Low back pain is quite common and it is one of the leading causes of disability globally, according to the Global Burden of Disease Study in 2010 (1,2). Do you or a loved one suffer from low back pain? This is an important article could make the world of difference to you.
“The most common condition for which opioids are prescribed is back pain (3)”
From 2017 to 2018, the overall rate of deaths involving any opioids decreased, however in adults over the age of 65, deaths due to overdose increased for both all opioids and prescription opioids (4). Opioid use has been declared a public health emergency, with legally prescribed drugs contributing to substantial morbidity and mortality from addiction and overdose (5,6). Although current evidence based clinical guidelines identify non-pharmacological therapies as the preferred first line approach, opioids are still widely prescribed (7).
In a recent research study a total of 40,929 individuals were included in the final sample, looking at early chiropractic care and physical therapy on subsequent opioid use among people with low back pain in Arkansas. It was found that those who received chiropractic care have decreased odds of opioid use, in particular long term opioid use (after a 1 year follow up), in newly diagnosed low back pain (8). Though more studies would help cement these findings, the study suggests that early chiropractic care can help with low back pain management and avoid the need for an opioid prescription.
So if you want to find out if chiropractic care may help manage low back pain for you or your loved ones, have a chat with one of our chiropractors to see how they can assist.
“Early intervention is important, as it is vital to get on top of issues before further deterioration occurs which complicates recovery and management of conditions”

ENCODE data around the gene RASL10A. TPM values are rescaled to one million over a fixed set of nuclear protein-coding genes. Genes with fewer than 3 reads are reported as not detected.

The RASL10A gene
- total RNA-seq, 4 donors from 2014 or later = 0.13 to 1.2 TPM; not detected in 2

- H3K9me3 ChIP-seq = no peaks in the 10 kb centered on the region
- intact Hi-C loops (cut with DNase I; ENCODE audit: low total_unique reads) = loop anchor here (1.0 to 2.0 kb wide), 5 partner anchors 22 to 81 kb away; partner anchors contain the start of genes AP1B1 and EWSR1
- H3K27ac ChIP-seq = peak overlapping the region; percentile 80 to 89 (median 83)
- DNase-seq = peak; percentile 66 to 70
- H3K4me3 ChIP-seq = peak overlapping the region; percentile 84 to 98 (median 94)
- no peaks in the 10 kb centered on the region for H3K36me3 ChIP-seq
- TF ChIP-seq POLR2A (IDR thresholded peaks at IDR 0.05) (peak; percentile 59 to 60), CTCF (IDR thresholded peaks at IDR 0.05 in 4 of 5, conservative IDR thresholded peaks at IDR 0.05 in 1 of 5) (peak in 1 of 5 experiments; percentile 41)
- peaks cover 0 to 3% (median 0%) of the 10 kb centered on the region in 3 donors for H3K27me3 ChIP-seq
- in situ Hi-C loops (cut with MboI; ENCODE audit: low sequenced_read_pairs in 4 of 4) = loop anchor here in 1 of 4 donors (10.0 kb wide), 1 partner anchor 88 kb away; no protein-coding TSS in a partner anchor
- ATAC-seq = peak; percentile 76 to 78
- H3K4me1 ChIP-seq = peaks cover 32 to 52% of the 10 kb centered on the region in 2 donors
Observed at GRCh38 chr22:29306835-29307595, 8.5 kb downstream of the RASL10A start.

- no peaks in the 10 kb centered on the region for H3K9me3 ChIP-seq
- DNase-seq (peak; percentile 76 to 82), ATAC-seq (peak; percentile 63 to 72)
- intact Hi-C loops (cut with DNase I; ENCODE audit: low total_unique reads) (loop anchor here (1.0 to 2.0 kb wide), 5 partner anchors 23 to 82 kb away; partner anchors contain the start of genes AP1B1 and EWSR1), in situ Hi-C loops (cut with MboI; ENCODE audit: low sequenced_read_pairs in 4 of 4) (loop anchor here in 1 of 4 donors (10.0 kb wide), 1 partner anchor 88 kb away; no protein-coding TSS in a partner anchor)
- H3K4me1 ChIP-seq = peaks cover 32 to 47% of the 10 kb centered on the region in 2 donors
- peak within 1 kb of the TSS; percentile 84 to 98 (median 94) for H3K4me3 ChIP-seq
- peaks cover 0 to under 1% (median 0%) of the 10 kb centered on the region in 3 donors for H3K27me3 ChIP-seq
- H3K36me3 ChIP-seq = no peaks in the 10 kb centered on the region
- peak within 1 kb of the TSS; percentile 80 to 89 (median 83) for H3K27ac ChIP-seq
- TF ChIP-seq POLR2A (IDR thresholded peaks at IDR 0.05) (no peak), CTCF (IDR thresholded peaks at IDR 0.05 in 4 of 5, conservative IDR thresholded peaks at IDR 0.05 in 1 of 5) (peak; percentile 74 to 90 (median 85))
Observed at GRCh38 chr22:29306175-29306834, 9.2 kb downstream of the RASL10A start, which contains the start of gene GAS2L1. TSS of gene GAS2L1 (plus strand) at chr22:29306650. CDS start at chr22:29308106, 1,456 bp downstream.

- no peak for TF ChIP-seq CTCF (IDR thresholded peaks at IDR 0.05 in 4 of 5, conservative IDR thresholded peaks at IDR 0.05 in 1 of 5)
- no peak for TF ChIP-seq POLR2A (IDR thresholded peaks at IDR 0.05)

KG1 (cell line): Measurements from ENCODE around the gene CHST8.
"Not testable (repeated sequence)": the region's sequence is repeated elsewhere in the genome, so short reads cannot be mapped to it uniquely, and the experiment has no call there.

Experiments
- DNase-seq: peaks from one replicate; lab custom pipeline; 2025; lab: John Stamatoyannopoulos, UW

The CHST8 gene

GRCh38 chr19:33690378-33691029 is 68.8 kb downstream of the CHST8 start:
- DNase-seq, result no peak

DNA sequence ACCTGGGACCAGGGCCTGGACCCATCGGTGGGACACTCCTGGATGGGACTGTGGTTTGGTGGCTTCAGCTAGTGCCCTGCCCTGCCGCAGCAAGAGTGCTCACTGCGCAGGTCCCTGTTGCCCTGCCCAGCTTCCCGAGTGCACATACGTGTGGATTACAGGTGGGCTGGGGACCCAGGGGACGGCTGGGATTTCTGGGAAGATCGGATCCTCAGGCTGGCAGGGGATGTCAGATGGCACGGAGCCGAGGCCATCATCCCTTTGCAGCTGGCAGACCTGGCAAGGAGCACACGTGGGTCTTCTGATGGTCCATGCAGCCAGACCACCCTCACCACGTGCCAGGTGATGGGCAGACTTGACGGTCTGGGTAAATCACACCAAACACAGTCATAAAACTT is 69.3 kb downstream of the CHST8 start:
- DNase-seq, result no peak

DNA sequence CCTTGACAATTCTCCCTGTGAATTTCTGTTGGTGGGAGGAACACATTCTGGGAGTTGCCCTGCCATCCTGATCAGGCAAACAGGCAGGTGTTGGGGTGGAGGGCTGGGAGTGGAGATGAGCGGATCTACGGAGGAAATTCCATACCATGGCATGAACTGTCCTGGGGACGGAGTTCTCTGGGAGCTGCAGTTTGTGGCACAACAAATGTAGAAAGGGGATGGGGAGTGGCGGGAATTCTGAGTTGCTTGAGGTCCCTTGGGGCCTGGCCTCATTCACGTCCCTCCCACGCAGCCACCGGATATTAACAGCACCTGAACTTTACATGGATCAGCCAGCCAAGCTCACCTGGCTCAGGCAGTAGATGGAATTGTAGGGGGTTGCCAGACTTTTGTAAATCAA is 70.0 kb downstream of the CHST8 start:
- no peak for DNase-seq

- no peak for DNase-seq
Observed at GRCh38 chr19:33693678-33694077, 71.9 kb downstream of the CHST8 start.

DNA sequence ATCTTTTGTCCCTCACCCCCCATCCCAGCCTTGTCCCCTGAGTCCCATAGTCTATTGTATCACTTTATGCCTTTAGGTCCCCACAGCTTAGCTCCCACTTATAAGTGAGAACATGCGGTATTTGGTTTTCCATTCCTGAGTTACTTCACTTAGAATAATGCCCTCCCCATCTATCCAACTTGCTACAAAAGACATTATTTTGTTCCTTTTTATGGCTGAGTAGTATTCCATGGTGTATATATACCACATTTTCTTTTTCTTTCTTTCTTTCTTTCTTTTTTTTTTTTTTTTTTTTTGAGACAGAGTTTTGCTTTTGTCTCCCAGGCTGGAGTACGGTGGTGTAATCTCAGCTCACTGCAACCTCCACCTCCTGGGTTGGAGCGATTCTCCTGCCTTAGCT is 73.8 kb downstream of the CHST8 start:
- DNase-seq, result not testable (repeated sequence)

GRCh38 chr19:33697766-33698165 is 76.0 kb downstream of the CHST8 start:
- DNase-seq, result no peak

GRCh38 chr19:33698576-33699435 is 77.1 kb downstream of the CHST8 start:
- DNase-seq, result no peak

1.Hoy D, March L, Brooks P, et al. The global burden of low back pain: estimates from the Global Burden of Disease 2010 study. Ann Rheum Dis. 2014;73:968-974.
2. Hoy D, March L, Woolf A, et al. The global burden of neck pain: estimates from the global burden of disease 2010 study. Ann Rheum Dis. 2014;73:1309-1315.
3. Hudson TJ, Edlund MJ, Steffick DE, Tripathi SP, Sullivan MD. Epidemiology of regular prescribed opioid use: results from a national, population- based survey. J Pain Symptom Manage. 2008;36:280–8.
4. Wilson N, Kariisa M, Seth P, Smith Ht, Davis NL. Drug and Opioid-Involved Overdose Deaths - United States, 2017–2018. MMWR Morb Mortal Wkly Rep 2020;69:290–7.
5. Han B, Compton WM, Jones CM, Cai R. Nonmedical prescription opioid use and use disorders among adults aged 18 through 64 years in the United States, 2003-2013. JAMA 2015;314:1468-78. doi:10.1001/jama.2015.11859
6.Rudd RA, Seth P, David F, Scholl L. Increases in drug and opioid involved overdose deaths - United States, 2010-2015. MMWR Morb Mortal Wkly Rep 2016;65:1445-52. doi:10.15585/mmwr. mm655051e1
7. Qaseem A, Wilt TJ, McLean RM, Forciea MA. Noninvasive treatments for acute, subacute, and chronic low back pain: a clinical practice guideline from the American College of Physicians. Ann Intern Med. 2017;166:514–30.
8. Acharya, M., Chopra, D., Smith, A.M., Fritz, J.M. and Martin, B.C., 2022. Associations Between Early Chiropractic Care and Physical Therapy on Subsequent Opioid Use Among Persons With Low Back Pain in Arkansas. Journal of Chiropractic Medicine.
Blogs by the team at Sprouting Health